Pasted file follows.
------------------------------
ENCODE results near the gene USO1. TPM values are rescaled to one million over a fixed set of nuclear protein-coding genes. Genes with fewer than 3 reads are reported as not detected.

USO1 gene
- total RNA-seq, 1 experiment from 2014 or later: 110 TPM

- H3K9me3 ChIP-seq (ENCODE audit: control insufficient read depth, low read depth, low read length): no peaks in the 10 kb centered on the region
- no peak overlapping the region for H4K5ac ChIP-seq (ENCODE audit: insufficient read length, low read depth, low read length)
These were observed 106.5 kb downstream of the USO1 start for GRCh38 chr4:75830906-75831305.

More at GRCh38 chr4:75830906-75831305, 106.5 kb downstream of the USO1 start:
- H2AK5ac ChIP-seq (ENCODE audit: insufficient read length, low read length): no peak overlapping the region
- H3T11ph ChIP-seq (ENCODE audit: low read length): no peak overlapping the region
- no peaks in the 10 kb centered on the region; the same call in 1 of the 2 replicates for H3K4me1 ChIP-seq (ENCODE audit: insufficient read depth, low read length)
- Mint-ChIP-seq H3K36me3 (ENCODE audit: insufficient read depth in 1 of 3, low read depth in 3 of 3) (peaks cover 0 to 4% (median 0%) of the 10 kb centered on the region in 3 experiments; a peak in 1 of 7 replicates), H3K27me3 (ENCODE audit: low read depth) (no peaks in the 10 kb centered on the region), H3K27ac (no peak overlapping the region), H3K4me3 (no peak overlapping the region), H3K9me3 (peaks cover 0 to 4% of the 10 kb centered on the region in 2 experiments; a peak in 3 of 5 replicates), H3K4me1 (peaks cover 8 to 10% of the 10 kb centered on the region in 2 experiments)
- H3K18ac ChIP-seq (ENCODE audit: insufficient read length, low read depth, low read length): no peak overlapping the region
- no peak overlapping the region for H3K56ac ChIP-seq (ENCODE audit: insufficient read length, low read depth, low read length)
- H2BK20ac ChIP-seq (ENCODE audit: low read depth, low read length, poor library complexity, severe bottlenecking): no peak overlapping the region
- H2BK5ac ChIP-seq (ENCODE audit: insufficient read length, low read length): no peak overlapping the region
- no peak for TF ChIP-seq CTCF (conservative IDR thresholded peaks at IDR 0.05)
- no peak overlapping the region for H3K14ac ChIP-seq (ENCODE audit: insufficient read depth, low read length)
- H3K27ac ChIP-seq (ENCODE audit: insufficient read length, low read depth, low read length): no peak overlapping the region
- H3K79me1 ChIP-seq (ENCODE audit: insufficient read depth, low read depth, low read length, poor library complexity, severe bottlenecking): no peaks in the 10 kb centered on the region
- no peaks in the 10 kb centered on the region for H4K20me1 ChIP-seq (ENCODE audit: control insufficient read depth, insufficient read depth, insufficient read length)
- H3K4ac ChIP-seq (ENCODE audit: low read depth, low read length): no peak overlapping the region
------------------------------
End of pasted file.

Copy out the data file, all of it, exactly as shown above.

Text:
ENCODE results near the gene USO1. TPM values are rescaled to one million over a fixed set of nuclear protein-coding genes. Genes with fewer than 3 reads are reported as not detected.

USO1 gene
- total RNA-seq, 1 experiment from 2014 or later: 110 TPM

- H3K9me3 ChIP-seq (ENCODE audit: control insufficient read depth, low read depth, low read length): no peaks in the 10 kb centered on the region
- no peak overlapping the region for H4K5ac ChIP-seq (ENCODE audit: insufficient read length, low read depth, low read length)
These were observed 106.5 kb downstream of the USO1 start for GRCh38 chr4:75830906-75831305.

More at GRCh38 chr4:75830906-75831305, 106.5 kb downstream of the USO1 start:
- H2AK5ac ChIP-seq (ENCODE audit: insufficient read length, low read length): no peak overlapping the region
- H3T11ph ChIP-seq (ENCODE audit: low read length): no peak overlapping the region
- no peaks in the 10 kb centered on the region; the same call in 1 of the 2 replicates for H3K4me1 ChIP-seq (ENCODE audit: insufficient read depth, low read length)
- Mint-ChIP-seq H3K36me3 (ENCODE audit: insufficient read depth in 1 of 3, low read depth in 3 of 3) (peaks cover 0 to 4% (median 0%) of the 10 kb centered on the region in 3 experiments; a peak in 1 of 7 replicates), H3K27me3 (ENCODE audit: low read depth) (no peaks in the 10 kb centered on the region), H3K27ac (no peak overlapping the region), H3K4me3 (no peak overlapping the region), H3K9me3 (peaks cover 0 to 4% of the 10 kb centered on the region in 2 experiments; a peak in 3 of 5 replicates), H3K4me1 (peaks cover 8 to 10% of the 10 kb centered on the region in 2 experiments)
- H3K18ac ChIP-seq (ENCODE audit: insufficient read length, low read depth, low read length): no peak overlapping the region
- no peak overlapping the region for H3K56ac ChIP-seq (ENCODE audit: insufficient read length, low read depth, low read length)
- H2BK20ac ChIP-seq (ENCODE audit: low read depth, low read length, poor library complexity, severe bottlenecking): no peak overlapping the region
- H2BK5ac ChIP-seq (ENCODE audit: insufficient read length, low read length): no peak overlapping the region
- no peak for TF ChIP-seq CTCF (conservative IDR thresholded peaks at IDR 0.05)
- no peak overlapping the region for H3K14ac ChIP-seq (ENCODE audit: insufficient read depth, low read length)
- H3K27ac ChIP-seq (ENCODE audit: insufficient read length, low read depth, low read length): no peak overlapping the region
- H3K79me1 ChIP-seq (ENCODE audit: insufficient read depth, low read depth, low read length, poor library complexity, severe bottlenecking): no peaks in the 10 kb centered on the region
- no peaks in the 10 kb centered on the region for H4K20me1 ChIP-seq (ENCODE audit: control insufficient read depth, insufficient read depth, insufficient read length)
- H3K4ac ChIP-seq (ENCODE audit: low read depth, low read length): no peak overlapping the region